Now you're ready to present your model, right? Wrong!

Switch back to the Left View scene by clicking the scene tab - what you will see is not what you expect. Even though Hidden Geometry is one of the properties listed in the scenes window, it doesn't save the hidden geometry of groups if they are nested inside another group. So instead of seeing your scene with the Left Wall hidden and the Right Wall visible, what you see is actually the result of the last time you went to the Outliner and used the Hide/Unhide commands - in this example the Left Wall is visible and the Right Wall is hidden, the opposite of what you wanted.

These scenes would work if you hadn't grouped the three walls into the All Walls group. But as already mentioned keeping everything at the top level (not using nesting) makes the Outliner a pain to use, to say nothing of having to model without nesting.

So when you are structuring your model you need to keep in mind how you will present it and how you plan to use scenes - specifically think about what entities in your model you might want to hide in particular scenes, and work with Layers to achieve this.

In the example above the scenes would have worked if I had created layers called Walls Left and Walls Right and assigned the groups to the respective layers. Then I would turn on or off the appropriate layers before creating the scenes (or updating them). This will work even if the individual wall groups are nested into the All Walls group as described in the example. This way you can have the benefit of nested groups in the Outliner, allowing you to hide All Walls while editing other bits of your model, but still have scenes that work.

If you're not using the Outliner you should be, but it's not a "layers vs the outliner" situation as suggested by the unfortunate title of this article. You need to be using layers as well, and not just for furniture, trees etc, - adopt a level of granularity in your layer structure that gives you the flexibility to use scenes effectively.

Red said...


Thanks for the explanation - that problem has been driving me nutty! Would appreciate a fix from the Sketchup team for the visibility of nested groups in scenes problem as the method you suggest is a bit of a workaround...


Javacabecedarian said...

Beware the very frustratingly buggy relationship between the outliner and layers, even if all the components in your outliner show the correct layers they sit on, the layers window does not respect this at all! More often than not it likes to muck up organization with items supposedly on one layer actually hidden when another layer is hidden. For example, if I have component x on layer 1 and my entity information shows that component x is indeed assigned to layer one, if I then hide all other layers apart from one entity x can still disappear! Google like to think that most issues with sketchup are user ability related, sadly they are not, just look at the follow me tool. Beware the squeaky clean tutorials, there be trouble within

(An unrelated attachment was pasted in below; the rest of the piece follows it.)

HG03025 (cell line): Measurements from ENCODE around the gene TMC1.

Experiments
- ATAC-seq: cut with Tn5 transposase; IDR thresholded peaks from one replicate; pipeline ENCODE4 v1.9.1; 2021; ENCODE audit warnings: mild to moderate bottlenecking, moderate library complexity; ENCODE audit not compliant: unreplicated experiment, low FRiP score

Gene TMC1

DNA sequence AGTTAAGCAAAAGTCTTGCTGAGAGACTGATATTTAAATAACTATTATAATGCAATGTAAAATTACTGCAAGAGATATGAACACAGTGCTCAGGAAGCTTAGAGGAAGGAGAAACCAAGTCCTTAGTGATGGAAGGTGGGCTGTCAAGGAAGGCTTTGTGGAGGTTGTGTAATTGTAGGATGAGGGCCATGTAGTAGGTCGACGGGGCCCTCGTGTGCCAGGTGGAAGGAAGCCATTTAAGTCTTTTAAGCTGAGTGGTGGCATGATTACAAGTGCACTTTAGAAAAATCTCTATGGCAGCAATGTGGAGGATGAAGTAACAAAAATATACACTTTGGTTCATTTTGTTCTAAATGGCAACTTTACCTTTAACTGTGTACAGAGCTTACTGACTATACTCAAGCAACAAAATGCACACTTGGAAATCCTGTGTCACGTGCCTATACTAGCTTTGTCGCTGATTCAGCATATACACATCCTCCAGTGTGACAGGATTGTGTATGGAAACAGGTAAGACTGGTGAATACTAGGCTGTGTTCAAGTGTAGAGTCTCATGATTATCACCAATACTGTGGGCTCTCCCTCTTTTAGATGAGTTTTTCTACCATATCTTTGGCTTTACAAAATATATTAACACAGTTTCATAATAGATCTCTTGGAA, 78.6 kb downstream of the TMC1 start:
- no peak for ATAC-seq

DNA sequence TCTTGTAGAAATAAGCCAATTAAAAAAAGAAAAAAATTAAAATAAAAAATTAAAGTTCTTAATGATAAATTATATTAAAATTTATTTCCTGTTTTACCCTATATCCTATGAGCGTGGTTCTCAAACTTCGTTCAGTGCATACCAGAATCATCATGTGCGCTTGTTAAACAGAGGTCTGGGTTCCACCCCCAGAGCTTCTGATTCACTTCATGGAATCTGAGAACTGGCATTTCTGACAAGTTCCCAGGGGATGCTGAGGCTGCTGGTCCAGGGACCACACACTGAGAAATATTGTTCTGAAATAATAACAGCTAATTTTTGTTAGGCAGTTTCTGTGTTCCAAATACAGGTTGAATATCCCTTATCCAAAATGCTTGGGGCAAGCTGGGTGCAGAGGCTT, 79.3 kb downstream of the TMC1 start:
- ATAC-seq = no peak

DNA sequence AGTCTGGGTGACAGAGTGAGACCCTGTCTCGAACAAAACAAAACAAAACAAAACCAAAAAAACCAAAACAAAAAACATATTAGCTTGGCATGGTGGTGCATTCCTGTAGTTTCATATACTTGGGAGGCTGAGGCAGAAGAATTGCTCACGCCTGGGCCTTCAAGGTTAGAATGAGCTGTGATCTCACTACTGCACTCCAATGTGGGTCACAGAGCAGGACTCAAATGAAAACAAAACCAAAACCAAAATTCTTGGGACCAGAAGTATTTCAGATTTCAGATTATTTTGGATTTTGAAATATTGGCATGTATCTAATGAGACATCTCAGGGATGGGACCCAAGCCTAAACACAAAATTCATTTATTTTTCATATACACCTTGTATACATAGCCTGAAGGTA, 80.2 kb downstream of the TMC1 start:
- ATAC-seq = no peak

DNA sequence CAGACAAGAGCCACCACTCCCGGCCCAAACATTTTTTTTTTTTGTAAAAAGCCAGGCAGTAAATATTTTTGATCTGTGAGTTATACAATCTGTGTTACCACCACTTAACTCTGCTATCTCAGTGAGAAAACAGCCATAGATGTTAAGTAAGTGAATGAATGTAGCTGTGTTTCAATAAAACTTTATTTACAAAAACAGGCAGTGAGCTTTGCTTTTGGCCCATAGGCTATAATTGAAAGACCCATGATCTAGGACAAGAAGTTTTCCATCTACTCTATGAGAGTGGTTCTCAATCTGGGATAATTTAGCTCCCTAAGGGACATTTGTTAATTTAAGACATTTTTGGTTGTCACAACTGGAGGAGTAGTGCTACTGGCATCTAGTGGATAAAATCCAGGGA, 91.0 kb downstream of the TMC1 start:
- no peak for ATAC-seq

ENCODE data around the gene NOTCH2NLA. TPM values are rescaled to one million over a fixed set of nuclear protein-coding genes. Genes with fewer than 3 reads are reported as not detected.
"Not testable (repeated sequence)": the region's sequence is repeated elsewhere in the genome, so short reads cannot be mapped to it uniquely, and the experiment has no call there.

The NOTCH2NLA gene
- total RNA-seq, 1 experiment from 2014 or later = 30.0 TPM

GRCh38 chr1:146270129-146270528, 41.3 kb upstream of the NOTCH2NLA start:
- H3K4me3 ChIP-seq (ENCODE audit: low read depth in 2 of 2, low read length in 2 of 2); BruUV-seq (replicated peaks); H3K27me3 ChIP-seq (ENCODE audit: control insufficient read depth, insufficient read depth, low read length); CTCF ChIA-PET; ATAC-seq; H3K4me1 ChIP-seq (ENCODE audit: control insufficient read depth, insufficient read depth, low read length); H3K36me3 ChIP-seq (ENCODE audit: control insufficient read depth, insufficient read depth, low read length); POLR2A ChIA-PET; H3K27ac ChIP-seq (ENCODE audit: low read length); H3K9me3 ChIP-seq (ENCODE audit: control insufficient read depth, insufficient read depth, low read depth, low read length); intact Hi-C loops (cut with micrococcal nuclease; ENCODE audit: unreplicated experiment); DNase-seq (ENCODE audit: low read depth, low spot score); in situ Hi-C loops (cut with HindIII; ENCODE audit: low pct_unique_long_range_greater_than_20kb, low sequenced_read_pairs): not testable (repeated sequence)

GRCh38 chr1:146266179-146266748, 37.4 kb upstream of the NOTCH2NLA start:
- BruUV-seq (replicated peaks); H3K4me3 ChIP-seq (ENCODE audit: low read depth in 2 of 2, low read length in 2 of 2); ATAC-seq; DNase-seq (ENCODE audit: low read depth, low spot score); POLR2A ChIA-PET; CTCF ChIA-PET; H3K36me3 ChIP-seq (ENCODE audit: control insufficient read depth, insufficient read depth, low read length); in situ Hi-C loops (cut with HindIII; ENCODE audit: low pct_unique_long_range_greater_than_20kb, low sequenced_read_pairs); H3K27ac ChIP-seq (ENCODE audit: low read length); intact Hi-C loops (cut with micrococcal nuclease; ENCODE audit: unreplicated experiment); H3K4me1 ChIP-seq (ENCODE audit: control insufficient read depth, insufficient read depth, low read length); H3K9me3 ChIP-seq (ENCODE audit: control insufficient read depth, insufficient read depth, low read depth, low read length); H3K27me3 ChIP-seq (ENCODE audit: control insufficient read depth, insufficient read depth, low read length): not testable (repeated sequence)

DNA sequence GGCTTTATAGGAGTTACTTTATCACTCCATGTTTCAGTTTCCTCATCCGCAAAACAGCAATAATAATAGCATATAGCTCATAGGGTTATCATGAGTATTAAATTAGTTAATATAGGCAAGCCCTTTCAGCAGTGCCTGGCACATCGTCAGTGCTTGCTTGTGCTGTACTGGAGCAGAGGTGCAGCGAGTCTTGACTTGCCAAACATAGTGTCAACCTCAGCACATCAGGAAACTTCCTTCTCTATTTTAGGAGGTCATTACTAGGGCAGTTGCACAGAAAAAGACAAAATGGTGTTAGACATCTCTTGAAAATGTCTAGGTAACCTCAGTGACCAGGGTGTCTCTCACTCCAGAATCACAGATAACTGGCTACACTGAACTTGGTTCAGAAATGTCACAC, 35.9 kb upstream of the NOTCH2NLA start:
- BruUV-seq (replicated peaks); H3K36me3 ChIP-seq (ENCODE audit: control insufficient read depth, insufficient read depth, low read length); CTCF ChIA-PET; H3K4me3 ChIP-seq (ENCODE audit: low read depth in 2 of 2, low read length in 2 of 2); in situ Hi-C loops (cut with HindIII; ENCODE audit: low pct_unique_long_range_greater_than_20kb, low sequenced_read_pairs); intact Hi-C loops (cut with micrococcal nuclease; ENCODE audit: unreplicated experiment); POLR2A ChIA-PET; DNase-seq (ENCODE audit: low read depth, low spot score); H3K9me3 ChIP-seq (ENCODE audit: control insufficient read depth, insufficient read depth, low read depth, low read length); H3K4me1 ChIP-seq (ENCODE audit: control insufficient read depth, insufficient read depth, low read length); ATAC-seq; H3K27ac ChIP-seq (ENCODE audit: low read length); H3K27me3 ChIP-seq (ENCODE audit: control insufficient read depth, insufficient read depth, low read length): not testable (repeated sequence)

e_shirinyan said...

This issue is quite clear - sorry for short response - you could check little movie on youtube -

Rizky said...

I would happy if there are combination feature between two of them called.... Nested Layer, i think it is more useful.

Rizky said...

I would love if there is combined feature between two of them called... Nested Layers. It is more useful.

Grinder of Cogs said...

Why does this page open in Internet Explorer by default when I click on the link in Sketchup?

My default browser is Chrome.


If I wanted to open IE, I'd first slit my wrists, have a glass of wine and lie in a bath filled with ice...

Maybe a bit of Quality Control is in order?

Stuart said...

Scenes and hidden geometry are another powerful way to structure your model, but not without there limitations, albiet a limitation that is not documented anywhere, that I've found, including Mr. Chopra's great book Google SketchUp for Dummies.

Scenes and hidden geometry are not as straight forward as you would think. There is a relationship to groups also. Here's an example, if you make a group within a group (nested) then create a scene1 where you can see all the geometry, then you go into the top level group and hide the nested group, then make a second scene2, checking the Hidden geometry check box...there you have it - the limitation of sketchup - it will only recognize whether the main "outer" group is hidden or not, it does not have the ability to recognize whether or not nested groups are hidden.

This, in my humble level 1 opinion is something that would be great to address in the next revision of sketchup, as nesting groups and components for the purpose of structuring a model well is essential to an efficient work-flow.



d.square said...

@ vdm ,

yes you can apply multiple tags to components via the 'name' function in the entity info window.

just type the tag ....give a space ..type another tag.....

thats it.

now you can search for the first or second tag via the outliner filter .

Hermie said...

Thanks, I've been looking for a better way to organize my drawings.